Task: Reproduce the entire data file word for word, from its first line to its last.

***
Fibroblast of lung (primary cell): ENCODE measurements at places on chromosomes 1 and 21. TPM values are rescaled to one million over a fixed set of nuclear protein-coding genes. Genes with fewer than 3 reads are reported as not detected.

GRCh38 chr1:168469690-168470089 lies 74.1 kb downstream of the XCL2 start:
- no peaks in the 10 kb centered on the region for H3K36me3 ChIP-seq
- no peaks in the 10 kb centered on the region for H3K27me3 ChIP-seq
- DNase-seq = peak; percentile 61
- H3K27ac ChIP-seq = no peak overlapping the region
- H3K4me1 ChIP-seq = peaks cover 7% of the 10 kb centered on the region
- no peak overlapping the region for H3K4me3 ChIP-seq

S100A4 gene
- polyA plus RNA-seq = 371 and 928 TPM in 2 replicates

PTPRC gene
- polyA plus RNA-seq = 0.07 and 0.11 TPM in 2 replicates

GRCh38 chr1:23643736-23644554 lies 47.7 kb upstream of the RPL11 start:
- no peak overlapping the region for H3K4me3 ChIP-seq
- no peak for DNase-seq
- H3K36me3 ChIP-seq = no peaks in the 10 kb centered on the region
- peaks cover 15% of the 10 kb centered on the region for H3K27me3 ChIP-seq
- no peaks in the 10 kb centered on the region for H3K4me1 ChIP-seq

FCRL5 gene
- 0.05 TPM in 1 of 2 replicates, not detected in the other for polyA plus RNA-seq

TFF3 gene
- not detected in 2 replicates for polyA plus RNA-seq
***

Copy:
Fibroblast of lung (primary cell): ENCODE measurements at places on chromosomes 1 and 21. TPM values are rescaled to one million over a fixed set of nuclear protein-coding genes. Genes with fewer than 3 reads are reported as not detected.

GRCh38 chr1:168469690-168470089 lies 74.1 kb downstream of the XCL2 start:
- no peaks in the 10 kb centered on the region for H3K36me3 ChIP-seq
- no peaks in the 10 kb centered on the region for H3K27me3 ChIP-seq
- DNase-seq = peak; percentile 61
- H3K27ac ChIP-seq = no peak overlapping the region
- H3K4me1 ChIP-seq = peaks cover 7% of the 10 kb centered on the region
- no peak overlapping the region for H3K4me3 ChIP-seq

S100A4 gene
- polyA plus RNA-seq = 371 and 928 TPM in 2 replicates

PTPRC gene
- polyA plus RNA-seq = 0.07 and 0.11 TPM in 2 replicates

GRCh38 chr1:23643736-23644554 lies 47.7 kb upstream of the RPL11 start:
- no peak overlapping the region for H3K4me3 ChIP-seq
- no peak for DNase-seq
- H3K36me3 ChIP-seq = no peaks in the 10 kb centered on the region
- peaks cover 15% of the 10 kb centered on the region for H3K27me3 ChIP-seq
- no peaks in the 10 kb centered on the region for H3K4me1 ChIP-seq

FCRL5 gene
- 0.05 TPM in 1 of 2 replicates, not detected in the other for polyA plus RNA-seq

TFF3 gene
- not detected in 2 replicates for polyA plus RNA-seq